With crude oil and gold alone accounting for over 44 per cent of total import bill of USD 489 billion and exports losing steam mid-way, India ended the fiscal 2011-12 with the highest ever trade deficit of USD 185 billion causing a "serious" challenge for the economy.
Exports touched USD 303.7 billion for the previous fiscal registering 21 per cent expansion. However, exports fell in March by seven per cent to USD 28.7 billion.
Imports for the month aggregated USD 42.6 billion leaving a trade gap of USD 13.9 billion, according to data released by Commerce Secretary Rahul Khullar today.
The situation on widening trade deficit can go worse in the current fiscal, Khullar said adding exports would need to grow 28 per cent to maintain even the present position.
"If balance of trade (BoT) is to stay exactly where it was, my exports need to grow by 28 per cent and that is impossible,we cannot do that...where are we going to drum up 25-30 per cent growth,"? he asked. While there are signs of recovery in the US, Europe is not doing well.
The highest ever BoT remains an area of concern for the Reserve Bank as well. "The financing of the current account deficit will continue to pose a major challenge," RBI said in its credit policy review on April 17.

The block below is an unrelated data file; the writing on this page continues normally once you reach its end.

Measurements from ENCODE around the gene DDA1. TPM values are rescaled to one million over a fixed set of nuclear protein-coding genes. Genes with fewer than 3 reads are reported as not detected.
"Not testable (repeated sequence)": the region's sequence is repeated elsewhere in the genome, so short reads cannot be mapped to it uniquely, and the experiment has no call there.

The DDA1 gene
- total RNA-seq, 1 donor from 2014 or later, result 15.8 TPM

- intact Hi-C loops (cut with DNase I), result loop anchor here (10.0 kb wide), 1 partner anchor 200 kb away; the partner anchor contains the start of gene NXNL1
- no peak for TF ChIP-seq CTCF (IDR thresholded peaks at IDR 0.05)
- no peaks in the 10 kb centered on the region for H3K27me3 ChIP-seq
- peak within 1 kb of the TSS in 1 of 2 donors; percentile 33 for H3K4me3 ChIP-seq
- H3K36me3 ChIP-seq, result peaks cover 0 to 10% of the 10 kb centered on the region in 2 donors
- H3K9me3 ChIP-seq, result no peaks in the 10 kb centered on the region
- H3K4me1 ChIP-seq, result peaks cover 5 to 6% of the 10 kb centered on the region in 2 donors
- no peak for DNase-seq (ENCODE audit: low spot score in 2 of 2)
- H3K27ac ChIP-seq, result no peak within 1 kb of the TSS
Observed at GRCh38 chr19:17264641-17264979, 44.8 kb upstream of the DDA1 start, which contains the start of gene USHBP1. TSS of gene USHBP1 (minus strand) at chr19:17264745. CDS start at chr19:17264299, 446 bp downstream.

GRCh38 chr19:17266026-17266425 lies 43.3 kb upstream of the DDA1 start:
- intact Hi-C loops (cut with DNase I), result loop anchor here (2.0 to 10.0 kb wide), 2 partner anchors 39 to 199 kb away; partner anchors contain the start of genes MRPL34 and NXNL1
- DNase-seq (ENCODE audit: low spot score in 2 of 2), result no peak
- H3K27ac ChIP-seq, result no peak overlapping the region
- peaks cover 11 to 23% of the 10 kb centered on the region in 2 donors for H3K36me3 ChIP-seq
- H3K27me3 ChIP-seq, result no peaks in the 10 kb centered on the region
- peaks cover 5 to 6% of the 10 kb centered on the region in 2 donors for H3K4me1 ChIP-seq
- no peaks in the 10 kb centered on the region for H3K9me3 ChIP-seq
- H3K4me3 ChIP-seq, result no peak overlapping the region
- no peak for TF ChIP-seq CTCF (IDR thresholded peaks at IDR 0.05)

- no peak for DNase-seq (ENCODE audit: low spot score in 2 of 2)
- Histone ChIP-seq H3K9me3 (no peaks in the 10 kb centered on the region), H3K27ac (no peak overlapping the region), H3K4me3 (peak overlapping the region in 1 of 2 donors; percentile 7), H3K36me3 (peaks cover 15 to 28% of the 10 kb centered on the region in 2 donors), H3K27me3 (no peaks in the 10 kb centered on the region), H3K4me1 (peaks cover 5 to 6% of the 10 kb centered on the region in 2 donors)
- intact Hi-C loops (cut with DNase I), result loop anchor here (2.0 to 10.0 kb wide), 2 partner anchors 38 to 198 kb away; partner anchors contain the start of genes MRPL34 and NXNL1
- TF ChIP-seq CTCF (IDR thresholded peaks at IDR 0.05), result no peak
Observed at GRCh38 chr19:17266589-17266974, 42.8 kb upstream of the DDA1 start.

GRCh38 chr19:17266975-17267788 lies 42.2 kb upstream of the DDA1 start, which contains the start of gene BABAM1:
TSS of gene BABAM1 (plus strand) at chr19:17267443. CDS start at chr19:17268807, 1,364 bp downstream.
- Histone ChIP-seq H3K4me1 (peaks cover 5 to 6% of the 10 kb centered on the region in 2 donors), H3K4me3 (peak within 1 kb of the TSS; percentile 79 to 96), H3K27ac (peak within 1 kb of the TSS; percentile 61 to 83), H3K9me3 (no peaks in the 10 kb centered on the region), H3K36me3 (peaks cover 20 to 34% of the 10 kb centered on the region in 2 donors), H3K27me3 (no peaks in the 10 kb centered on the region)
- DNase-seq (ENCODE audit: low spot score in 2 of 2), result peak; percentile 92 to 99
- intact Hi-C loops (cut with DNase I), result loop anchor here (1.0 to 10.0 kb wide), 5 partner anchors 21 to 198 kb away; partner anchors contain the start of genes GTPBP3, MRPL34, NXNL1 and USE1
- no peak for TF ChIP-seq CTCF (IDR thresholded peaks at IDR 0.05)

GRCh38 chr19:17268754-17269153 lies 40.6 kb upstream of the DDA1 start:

Going forward, Khullar, however,was pinning hopes on "tempered" demand for oil and gold in the wake of rising prices. Prices of these two commodities are not expected to rise in the current yeas as fast as in 2011-12, he said.
While gold and silver imports grew by 44.4 per cent year - on-year to USD 61.5 billion, crude oil imports went up by 46.9 per cent to USD 155.6 billion in 2011-12.
Khullar said exports growth for the entire was "somehow managed"
However, 2012-13 would again be a difficult year, he cautioned. He said early policy decisions on coal, fertiliser and edible oil are needed in the wake of rising import bill on these heads.
During 2011-12, coal, fertiliser and edible oil imports grew by 80.3 per cent, 59 per cent and 47.5 per cent to USD 17.6 billion, USD 11 billion and USD 9.7 billion respectively.
"Coal imports expanded significantly. Now it requires decision on the domestic policy front in terms of coal production. Similarly edible oil, fertiliser imports have expanded significantly and these require domestic policy decisions," he added.
From a peak of 82 per cent in